June 13, 2021


Exploring the Complexity
of Brain, Mind, and Self,

by Paul N. Nunez,
Prometheus Books (350 pages).



The 2016 book extends the ideas presented in Nunez's earlier 2010 book, with the same title, which addressed both the 'easy' and 'hard' problems of consciousness. The hard problem is the question: "How can subjective experience arise from activity in the brain?" It is arguably the greatest question in science.

Nunez uses carefully chosen analogues and metaphors instead of equations in the body of the book. He asks: What do we know?; What do we only think we know?; and What can we perhaps never know?

Does the brain create the mind? Or is Mind already out there? Nunez lets you decide.

DEFINITIONS OF CONSCIOUSNESS: This book assumes that people view human consciousness as one of the following:
    1) Nothing but a byproduct of sensory, motor, and memory information processing, essentially saying that the hard problem is just an illusion;

    2) Something mystical that lies beyond scientific purview, implying that the hard problem is just too hard for us deal with;

    3) Explained by flaky ideas, pseudo quantum mechanics, or appeals to fuzzy theology.
Nevertheless, Nunez regards the brain as a "complex dynamic system of waves of electrical activity interacting at different rhythms and phases to process and filter information, to learn from experience, and to operate at an unconscious, pre-conscious, and conscious level."

Practically, consciousness can be assessed only by observing a person's arousal and responsiveness.

"Consciousness presents itself as a continuous range of mental states from full alertness and comprehension, through the medical states of disorientation, delirium, loss of meaningful communication, and even the absence of movement in response to painful stimuli. Immediate issues of practical concern include assessment of the consciousness in severely ill, comatose, or anesthetized patients and how to treat impaired consciousness." (page 111)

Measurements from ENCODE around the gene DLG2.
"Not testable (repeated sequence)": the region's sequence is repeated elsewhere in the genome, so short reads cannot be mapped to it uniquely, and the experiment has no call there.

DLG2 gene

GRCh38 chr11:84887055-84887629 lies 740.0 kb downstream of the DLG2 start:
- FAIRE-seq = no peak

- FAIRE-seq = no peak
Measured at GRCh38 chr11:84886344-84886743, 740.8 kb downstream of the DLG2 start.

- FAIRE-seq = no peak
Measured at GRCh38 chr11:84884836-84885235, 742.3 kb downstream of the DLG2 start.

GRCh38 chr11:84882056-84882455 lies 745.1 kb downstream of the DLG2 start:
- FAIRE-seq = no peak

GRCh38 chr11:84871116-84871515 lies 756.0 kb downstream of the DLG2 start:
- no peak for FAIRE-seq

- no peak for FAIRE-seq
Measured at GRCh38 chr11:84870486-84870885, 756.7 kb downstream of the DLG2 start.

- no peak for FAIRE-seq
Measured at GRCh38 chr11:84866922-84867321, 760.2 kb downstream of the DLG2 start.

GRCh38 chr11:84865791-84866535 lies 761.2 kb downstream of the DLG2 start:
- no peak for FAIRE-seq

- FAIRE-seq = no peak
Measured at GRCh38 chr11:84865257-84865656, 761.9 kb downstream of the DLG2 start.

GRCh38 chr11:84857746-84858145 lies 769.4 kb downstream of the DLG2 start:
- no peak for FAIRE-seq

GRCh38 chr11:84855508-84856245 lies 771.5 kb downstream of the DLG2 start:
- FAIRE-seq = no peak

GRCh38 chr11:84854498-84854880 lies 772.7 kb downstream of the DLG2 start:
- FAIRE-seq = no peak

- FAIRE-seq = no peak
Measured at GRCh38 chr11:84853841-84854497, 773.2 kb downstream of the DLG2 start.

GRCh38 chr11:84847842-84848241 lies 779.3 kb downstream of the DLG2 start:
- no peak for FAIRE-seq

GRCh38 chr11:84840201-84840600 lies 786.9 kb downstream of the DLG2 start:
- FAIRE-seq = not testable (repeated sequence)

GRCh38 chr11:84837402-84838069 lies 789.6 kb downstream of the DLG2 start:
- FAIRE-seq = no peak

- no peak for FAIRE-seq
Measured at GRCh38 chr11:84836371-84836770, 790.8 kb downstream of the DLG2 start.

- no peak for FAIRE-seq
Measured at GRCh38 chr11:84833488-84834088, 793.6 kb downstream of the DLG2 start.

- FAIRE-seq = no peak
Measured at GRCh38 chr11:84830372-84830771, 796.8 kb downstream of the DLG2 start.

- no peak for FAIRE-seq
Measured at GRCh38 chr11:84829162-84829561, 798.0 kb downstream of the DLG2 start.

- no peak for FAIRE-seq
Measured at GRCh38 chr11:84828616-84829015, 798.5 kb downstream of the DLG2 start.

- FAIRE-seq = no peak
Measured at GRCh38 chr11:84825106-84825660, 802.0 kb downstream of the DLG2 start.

"All proposed definitions of consciousness are circular, suggesting that consciousness may be a fundamental property in the sense that electric charge is fundamental.

One plausible definition of consciousness is 'the state of awareness of an external environment or of something within oneself; the ability to experience or feel.' Despite the difficulty with definition, consciousness is now considered to be a legitimate research topic in psychology and neuroscience." (page 135)

Consciousness involves "distributed dynamic patterns... essential to healthy mental functions" that include the two major cortical speech centers, Wernicke's area and Broca's area. (page 137)

Nunez was awarded the 2011 Pierre Gloor Award by the American Clinical Neurophysiological Society for his contributions to clinical research. He currently writes regular blog posts for Psychology Today (

You can explore other Nunez Resources, which include: Video on-line: PL Nunez, Neural models and their connections to experiments: A friendly reminder that fancy mathematics can never trump physical or biological principles. See regular Psychology Today blog posts on the brain and consciousness. For example, Brain Dynamic Patterns and the Mind. At what organizational level is consciousness "encoded?" =


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